International experience increasingly important for career development - study - Gulf Business
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International experience increasingly important for career development – study

International experience increasingly important for career development – study

Cigna survey points to importance of international postings but employers falling short in language and cross-cultural training

International work experience is increasingly seen as essential for long-term career development, according to a new study.

The Global Mobility Trends survey by Cigna Global Health Benefits and the National Foreign Trade Council interviewed more than 2,700 expatriates working in 156 countries, including 500 in the Middle East and North Africa.

Of this group, almost 85 per cent of respondents from the region said they believed an international assignment was essential for their career progression and over half said they were willing to accept another international posting in the future.

The study also found that professionals were increasingly working abroad globally. The number of expats who have served five or more international assignments increased from 13 per cent in 2013 to 25 per cent in 2015, Cigna said. For MENA-based participants the percentage was even higher, at 32 per cent.

“Working abroad is increasingly seen as an investment in one’s career development, and employers need to adapt to meet the expectations of quality talent accordingly. Personalised services and proactive communication at each stage of the assignment lifecycle clearly contribute to the success of overseas postings, according to our research,” said Cigna Global Health Benefits MENA chief executive Howard Gough.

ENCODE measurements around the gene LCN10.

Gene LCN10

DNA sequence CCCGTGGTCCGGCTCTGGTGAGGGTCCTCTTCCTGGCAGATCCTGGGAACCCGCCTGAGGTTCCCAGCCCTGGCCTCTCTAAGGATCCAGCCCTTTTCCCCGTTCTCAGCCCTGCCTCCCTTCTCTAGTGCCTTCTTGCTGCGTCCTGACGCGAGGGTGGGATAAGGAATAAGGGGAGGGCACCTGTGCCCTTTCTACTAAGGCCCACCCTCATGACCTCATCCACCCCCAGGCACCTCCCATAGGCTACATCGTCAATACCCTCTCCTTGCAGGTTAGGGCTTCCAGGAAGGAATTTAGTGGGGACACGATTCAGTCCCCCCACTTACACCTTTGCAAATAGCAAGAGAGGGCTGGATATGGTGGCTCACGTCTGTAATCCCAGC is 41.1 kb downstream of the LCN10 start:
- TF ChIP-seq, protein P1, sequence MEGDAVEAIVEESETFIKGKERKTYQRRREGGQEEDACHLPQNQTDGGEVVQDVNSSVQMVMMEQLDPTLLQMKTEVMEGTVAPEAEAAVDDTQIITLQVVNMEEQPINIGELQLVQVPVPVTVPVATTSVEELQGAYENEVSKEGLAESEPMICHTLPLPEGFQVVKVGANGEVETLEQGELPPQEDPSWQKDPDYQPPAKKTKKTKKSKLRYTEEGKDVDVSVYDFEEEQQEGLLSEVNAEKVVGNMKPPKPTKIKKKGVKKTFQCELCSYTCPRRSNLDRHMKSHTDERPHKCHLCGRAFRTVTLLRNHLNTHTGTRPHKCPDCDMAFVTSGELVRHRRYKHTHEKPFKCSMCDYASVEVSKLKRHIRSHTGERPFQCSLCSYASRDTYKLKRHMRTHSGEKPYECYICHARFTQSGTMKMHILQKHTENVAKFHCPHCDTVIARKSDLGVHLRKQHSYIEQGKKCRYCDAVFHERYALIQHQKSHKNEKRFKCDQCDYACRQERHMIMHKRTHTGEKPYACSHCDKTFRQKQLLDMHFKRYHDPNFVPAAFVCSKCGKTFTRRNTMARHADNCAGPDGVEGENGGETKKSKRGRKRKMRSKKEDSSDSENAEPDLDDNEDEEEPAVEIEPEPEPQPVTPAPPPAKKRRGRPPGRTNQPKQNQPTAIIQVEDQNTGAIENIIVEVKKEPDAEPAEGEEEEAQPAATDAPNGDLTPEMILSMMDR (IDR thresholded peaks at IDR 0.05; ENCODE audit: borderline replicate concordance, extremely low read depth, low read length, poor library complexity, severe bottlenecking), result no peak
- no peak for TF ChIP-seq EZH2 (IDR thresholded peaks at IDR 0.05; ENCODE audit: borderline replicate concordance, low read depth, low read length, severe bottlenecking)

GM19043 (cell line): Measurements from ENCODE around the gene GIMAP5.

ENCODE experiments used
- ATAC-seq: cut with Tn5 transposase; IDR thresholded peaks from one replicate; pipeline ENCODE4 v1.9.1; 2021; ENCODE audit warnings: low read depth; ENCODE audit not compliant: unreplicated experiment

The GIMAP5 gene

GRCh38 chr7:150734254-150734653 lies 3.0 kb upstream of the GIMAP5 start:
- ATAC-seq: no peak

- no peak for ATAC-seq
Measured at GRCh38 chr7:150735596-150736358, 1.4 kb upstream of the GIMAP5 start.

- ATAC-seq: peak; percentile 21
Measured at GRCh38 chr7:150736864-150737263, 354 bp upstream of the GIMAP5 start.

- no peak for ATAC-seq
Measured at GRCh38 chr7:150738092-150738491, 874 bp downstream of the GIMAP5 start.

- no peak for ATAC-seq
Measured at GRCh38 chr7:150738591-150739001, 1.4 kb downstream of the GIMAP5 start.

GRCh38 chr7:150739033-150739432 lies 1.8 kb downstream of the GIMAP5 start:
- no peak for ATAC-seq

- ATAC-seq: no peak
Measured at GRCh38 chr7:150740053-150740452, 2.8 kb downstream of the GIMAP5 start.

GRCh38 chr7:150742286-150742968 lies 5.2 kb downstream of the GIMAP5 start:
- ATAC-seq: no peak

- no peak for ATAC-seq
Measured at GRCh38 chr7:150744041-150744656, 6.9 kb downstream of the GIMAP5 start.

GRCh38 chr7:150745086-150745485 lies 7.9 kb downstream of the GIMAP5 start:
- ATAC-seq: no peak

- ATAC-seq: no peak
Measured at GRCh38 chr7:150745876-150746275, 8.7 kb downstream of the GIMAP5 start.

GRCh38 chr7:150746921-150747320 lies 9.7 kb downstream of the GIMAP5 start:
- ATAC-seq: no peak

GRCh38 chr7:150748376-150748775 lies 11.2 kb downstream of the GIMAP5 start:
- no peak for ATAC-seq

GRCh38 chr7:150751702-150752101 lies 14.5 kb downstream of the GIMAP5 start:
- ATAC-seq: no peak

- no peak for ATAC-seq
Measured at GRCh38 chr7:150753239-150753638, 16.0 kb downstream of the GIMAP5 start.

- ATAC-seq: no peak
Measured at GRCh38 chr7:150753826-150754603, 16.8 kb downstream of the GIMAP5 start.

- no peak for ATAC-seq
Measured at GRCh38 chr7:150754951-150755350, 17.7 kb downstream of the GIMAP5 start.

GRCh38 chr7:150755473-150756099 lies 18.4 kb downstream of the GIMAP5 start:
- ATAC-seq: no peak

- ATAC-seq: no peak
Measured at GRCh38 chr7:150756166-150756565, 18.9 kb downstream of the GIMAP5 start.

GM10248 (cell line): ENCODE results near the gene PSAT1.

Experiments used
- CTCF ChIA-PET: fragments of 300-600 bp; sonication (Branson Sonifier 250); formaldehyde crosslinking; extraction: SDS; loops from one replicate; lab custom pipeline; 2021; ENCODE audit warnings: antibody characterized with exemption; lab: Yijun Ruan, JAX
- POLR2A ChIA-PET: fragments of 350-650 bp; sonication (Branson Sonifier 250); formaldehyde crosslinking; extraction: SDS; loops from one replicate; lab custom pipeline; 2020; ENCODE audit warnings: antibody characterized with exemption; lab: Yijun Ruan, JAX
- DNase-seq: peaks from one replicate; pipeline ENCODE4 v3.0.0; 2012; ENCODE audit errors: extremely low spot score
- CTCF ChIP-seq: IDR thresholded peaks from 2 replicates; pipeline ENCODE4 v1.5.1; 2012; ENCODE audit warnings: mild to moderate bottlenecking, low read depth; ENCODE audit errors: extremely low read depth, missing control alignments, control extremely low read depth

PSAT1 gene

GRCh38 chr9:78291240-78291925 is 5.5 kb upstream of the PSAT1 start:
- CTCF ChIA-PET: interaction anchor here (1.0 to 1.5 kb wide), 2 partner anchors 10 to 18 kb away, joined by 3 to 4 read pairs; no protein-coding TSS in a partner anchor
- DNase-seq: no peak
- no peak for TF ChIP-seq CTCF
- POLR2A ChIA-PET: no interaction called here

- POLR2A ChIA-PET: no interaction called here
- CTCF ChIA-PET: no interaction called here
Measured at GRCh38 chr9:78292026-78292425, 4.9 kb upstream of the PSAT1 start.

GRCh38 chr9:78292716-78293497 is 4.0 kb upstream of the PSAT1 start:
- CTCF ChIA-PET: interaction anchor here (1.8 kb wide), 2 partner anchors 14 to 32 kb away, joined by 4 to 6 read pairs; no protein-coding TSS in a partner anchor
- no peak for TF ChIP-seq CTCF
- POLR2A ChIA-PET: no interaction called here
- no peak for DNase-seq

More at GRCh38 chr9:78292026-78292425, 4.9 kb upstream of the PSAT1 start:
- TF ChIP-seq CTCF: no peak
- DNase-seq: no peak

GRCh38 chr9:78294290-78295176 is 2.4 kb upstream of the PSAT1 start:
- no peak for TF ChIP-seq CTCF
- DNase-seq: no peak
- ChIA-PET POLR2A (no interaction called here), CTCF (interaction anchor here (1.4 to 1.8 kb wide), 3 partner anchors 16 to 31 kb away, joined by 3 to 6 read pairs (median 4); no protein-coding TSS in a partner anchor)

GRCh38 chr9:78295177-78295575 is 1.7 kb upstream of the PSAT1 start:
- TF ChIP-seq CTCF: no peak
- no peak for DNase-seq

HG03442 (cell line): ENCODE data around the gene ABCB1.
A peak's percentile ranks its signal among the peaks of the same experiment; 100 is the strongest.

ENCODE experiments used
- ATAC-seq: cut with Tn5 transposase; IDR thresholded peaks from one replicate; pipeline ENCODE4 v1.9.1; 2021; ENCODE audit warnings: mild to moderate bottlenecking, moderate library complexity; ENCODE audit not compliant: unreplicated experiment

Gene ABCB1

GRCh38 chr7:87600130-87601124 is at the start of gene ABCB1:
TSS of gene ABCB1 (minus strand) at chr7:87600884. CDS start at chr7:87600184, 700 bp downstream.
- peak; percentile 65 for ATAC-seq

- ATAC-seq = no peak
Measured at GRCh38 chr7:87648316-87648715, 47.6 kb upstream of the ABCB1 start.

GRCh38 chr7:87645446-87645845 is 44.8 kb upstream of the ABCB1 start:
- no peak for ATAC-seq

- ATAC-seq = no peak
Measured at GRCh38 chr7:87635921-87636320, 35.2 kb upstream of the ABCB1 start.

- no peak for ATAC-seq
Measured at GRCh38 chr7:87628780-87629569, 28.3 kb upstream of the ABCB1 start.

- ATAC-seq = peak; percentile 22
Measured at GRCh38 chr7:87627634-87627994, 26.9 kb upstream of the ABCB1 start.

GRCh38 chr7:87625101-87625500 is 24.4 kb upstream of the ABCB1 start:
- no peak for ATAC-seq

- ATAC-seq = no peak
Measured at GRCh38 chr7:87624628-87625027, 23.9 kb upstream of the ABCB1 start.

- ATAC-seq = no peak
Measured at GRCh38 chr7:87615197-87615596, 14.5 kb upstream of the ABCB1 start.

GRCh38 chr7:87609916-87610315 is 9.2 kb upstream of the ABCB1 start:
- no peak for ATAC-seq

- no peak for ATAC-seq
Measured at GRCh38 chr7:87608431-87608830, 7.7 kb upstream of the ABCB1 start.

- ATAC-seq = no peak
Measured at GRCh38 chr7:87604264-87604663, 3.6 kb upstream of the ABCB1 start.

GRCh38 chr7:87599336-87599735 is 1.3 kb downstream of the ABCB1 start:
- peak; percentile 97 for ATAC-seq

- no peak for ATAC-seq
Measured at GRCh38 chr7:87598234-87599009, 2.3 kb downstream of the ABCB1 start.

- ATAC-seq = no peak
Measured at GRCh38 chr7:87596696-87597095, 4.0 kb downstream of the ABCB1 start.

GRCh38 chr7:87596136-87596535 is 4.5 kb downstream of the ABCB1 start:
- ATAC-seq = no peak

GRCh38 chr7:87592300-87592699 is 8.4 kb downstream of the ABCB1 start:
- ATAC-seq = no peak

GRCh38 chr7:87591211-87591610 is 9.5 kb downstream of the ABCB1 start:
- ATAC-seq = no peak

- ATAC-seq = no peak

In other findings, 54 per cent of MENA-based expats ‘agreed’ and 33 per cent ‘strongly agreed’ that the benefits offered by their employer were attractive. Adequate healthcare plans, financial support for schooling, leave entitlements, quality of life and housing, security and schooling were also considered ‘very important’ factors.

But the group said more should be done to help foreign nationals adjust to the language, culture and customs of their host country.

Only 25 per cent of the MENA professionals said they had received language training prior to their deployment and only 34 per cent said they had received cross-cultural training.

“This is an obvious gap for employers seeking to ease the transition for foreign nationals into the Middle East work environment where sensitivity to local customs and traditions can have a profound impact on business relationships,” added Gough. “Helping expats appreciate the region’s various cultural nuances also adds to the overall experience of working abroad.”

Other weaknesses were seen in support after employees returned from their assignment. Only 11 per cent of respondents said their employer was ‘very good’ in this respect and a third said that they were ‘good’.

There were also signs that communication with globally mobile employees needed to improve. More than 40 per cent of respondents said their company did a ‘good’ job of communicating with them but only 18 per cent described the dialogue as ‘very good’. A fifth of those surveyed from the region also said communication needed to be more frequent and personal.

Just over 80 per cent of the respondents were male, middle-aged, have a family and were employed by United States companies.

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